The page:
Wells Brothers by Andy Adams
Chapter XXI. Living in the Saddle
The glow of a smouldering camp-fire piloted the returning horsemen safely to their wagon. A good night's rest fitted them for the task of the day, which began at sunrise. The next shipment would come from the flotsam of the year before, many of which were heavy beeves, intended for army delivery, but had fallen footsore on the long, drouthy march. The past winter had favored the lame and halt, and after five months of summer, the bulk of them had matured into finished beef.
By shipping the different contingents separately, the brothers were enabled to know the situation at all times. No accounts were kept, but had occasion required, either Joel or Dell could have rendered a statement from memory of returns on the double and single wintered, as well as on the purchased cattle. Sale statements were furnished by the commission house, and by filing these, an account of the year's shipments, each brand separate, could be made up at the end of the season.
The early struggle of Wells Brothers, in stocking their range, was now happily over. Instead of accepting the crumbs which fell as their portion, their credit and resources enabled them to choose the class of cattle which promised growth and quick returns. The range had proven itself in maturing beef, and the ranch thereafter would carry only sufficient cows to quiet and pacify its holdings of cattle.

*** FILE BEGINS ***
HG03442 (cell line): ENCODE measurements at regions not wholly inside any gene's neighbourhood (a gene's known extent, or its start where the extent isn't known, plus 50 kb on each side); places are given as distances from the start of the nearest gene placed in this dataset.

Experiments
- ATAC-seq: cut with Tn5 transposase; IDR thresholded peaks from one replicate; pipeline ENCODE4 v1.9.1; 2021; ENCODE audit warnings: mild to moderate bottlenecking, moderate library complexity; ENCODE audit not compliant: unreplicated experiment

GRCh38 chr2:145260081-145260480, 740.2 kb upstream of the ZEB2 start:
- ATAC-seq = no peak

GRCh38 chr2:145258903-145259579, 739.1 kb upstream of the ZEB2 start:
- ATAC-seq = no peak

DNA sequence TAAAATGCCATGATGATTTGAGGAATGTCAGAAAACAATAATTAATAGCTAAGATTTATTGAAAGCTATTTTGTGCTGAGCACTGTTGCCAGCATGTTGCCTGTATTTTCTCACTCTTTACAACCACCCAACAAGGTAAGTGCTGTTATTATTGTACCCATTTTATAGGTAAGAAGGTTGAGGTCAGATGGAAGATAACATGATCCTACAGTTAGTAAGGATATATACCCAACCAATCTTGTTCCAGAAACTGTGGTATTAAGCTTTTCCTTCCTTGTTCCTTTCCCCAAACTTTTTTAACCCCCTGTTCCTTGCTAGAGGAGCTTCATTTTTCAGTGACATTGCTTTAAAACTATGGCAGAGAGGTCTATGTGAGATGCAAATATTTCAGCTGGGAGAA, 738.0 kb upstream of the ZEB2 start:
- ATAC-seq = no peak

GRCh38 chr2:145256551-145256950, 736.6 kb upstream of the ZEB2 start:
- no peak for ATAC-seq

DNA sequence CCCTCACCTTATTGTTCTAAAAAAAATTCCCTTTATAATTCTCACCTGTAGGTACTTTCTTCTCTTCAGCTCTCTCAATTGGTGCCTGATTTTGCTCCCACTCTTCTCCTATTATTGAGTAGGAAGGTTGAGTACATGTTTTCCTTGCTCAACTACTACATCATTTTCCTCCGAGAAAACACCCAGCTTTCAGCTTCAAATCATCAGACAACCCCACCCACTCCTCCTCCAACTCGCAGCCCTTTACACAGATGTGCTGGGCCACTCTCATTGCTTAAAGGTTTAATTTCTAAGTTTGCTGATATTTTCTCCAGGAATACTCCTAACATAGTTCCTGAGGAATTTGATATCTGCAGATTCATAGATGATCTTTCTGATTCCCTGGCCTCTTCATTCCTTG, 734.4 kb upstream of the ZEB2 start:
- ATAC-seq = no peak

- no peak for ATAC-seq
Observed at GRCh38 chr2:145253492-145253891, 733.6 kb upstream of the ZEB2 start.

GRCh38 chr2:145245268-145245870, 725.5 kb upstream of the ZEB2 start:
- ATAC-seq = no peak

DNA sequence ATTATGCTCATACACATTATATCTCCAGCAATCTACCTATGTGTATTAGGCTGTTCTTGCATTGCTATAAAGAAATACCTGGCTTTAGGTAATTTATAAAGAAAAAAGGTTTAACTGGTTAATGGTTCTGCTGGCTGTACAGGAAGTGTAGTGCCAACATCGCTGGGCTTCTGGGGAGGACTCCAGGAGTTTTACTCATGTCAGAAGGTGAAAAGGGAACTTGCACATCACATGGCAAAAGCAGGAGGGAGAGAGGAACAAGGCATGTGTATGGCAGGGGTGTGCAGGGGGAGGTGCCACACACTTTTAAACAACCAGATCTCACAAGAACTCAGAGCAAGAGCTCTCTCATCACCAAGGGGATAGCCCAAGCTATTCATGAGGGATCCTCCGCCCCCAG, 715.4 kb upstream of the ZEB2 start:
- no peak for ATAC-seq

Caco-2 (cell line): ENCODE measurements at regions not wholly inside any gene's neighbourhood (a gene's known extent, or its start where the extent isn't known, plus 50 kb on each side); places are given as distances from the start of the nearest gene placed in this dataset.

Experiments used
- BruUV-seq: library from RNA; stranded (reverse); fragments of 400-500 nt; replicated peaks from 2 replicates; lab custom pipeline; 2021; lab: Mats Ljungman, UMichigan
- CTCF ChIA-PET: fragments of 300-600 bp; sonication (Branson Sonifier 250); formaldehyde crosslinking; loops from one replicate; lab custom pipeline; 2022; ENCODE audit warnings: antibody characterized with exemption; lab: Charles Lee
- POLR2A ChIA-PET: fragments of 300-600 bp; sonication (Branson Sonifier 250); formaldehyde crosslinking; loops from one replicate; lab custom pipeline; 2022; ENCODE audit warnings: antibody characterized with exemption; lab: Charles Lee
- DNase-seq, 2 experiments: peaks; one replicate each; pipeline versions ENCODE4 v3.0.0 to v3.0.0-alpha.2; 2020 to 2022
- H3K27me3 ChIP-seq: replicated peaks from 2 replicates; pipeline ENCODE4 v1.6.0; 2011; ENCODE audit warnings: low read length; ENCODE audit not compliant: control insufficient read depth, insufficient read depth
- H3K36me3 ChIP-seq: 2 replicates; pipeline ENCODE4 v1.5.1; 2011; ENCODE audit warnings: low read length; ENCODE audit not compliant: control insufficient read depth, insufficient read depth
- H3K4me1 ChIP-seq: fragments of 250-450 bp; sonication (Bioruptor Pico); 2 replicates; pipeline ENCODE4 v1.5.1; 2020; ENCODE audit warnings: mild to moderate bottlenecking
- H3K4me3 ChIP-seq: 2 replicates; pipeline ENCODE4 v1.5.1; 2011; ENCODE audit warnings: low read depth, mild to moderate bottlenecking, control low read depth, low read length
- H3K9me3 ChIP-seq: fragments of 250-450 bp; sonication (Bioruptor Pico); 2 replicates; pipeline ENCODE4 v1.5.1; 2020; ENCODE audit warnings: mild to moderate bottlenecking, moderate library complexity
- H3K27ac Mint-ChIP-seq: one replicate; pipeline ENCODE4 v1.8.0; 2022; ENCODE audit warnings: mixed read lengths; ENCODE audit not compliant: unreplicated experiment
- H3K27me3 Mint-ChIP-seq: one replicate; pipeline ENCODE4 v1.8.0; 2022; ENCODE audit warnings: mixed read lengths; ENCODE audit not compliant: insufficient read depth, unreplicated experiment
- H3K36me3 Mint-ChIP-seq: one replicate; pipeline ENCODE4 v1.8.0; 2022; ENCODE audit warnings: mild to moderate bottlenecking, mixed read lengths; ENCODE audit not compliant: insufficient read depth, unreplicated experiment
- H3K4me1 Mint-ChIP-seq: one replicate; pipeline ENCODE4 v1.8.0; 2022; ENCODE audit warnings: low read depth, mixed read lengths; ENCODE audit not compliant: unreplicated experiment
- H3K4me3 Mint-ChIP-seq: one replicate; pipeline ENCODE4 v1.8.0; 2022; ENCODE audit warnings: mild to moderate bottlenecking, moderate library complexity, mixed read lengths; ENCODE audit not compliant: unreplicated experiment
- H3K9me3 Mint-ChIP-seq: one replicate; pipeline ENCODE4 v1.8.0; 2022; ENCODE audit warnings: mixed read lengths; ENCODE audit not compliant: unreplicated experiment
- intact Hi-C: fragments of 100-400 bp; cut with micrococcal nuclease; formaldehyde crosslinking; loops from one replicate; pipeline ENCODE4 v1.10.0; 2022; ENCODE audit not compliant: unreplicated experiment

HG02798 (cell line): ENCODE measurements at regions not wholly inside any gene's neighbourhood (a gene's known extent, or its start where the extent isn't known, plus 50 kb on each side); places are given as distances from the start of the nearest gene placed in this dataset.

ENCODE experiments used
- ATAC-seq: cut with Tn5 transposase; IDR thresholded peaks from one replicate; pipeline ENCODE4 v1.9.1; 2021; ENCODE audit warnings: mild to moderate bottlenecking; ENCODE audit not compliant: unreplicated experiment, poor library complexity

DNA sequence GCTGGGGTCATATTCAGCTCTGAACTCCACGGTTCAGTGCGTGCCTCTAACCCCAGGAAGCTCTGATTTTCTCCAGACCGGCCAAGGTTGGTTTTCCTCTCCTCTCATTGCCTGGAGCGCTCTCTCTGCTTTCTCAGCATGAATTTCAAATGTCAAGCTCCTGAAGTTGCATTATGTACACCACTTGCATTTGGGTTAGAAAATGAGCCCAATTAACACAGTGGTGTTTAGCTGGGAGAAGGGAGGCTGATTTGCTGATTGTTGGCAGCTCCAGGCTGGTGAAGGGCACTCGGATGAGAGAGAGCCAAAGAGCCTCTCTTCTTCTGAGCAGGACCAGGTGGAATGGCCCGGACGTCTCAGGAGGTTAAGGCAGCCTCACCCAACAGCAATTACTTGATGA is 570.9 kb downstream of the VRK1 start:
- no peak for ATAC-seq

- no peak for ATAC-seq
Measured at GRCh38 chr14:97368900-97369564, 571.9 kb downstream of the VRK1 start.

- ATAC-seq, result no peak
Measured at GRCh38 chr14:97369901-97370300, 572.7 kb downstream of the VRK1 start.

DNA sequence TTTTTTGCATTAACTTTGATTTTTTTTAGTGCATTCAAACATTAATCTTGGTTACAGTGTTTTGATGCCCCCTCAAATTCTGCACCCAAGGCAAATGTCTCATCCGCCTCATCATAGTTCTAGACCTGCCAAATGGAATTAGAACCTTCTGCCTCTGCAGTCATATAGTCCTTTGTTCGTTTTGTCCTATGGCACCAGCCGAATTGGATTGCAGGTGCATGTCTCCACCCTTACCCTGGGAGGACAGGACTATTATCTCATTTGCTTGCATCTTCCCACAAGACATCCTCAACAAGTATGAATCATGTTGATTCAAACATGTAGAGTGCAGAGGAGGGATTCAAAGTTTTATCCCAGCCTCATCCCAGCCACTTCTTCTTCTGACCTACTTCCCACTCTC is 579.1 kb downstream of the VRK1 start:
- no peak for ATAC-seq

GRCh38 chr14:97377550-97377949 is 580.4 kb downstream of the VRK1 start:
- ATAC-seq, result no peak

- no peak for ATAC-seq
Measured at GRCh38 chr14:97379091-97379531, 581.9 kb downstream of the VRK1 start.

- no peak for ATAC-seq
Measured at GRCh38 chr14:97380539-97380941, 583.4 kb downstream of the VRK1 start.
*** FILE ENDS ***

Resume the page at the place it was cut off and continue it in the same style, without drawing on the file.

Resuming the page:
"If this was my ranch," said Sargent to the brothers at breakfast, "I'd stock it with two-year-old steers and double-winter every hoof. Look over those sale statements and you'll see what two winters mean. That first shipment of Lazy H's was as fat as mud, and yet they netted seven dollars a head less than those rag-tag, double-wintered ones. There's a waste that must be saved hereafter."
"That's our intention," said Joel. "We'll ship out every hoof that has the flesh this year. Nearly any beef will buy three two-year-old steers to take his place. It may take another year or two to shape up our cattle, but after that, every hoof must be double-wintered."
An hour after sunrise, the drag-net was drawing together the first round-up of the day. The importance of handling heavy beeves without any excitement was fully understood, and to gather a shipment without disturbing those remaining was a task that required patience and intelligence. Men on the outside circle merely turned the cattle on the extremes of the range; they were followed by inner horsemen, and the drag-net closed at a grazing pace, until the round-up halted on a few acres.